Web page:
It is a parcel with a boundary line of the north bank of Opossum Creek. Jacob Lutes’ name appears on the abstracts, dated April 10, 1849 (on a document signed by President Zachary Taylor and Secretary of the Interior Thomas Ewing).

Ewing’s signature is ironic.

Jacob Lutes was a rider in the Bollinger County Light Horse Cavalry. He was a Confederate.

Secretary of the Interior Ewing was father of General Thomas Ewing Jr., the infamous Union general who authored Order #11 — the order displacing thousands of Missourians in an attempt to route Confederate sympathizers.

General Ewing also commanded Fort Davidson in nearby Pilot Knob, Missouri, when Confederate General Price attacked in 1864.

Did Jacob Lutes’ Confederate ties play a role in Frank and Jesse James’ decision to choose the Lutes’ land as a campsite? The nearby Methodist Episcopal Church South was a known safe haven for Confederate soldiers. The apparent coincidences are stirring.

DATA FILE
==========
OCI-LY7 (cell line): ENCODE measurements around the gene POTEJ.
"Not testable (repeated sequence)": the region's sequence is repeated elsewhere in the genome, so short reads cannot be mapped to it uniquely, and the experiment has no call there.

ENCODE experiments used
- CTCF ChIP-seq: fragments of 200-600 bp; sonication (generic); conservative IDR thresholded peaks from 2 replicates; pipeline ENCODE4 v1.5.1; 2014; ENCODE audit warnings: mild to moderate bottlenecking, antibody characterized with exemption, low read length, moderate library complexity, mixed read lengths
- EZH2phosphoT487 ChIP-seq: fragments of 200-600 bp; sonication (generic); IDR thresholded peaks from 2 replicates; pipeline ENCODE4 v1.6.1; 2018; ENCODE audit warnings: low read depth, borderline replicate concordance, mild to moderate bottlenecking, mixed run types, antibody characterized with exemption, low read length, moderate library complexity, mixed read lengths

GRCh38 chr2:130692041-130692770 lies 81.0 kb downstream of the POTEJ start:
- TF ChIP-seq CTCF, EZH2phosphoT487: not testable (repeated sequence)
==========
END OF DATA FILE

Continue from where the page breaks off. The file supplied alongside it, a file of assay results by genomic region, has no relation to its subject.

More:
My friend Scotty Hooe’s personal ties to the Confederacy are stirring as well.

Grounds of the Methodist Episcopal Church South. The church was located on a small hillside known as Point Pleasant.

Scotty is related to General Robert E. Lee. Virginia Hooe-Mason married Wilmer McLean in 1854. McClean was a cousin to Lee. Civil War history buffs might recognize the man’s home: the Mclean House in the village of Appomattox Court House where, on April 9, 1865, the surrender of the Confederacy took place.

Of course, here in Missouri the war did not truly end until 1882 when Jesse James was betrayed and shot by Bob Ford.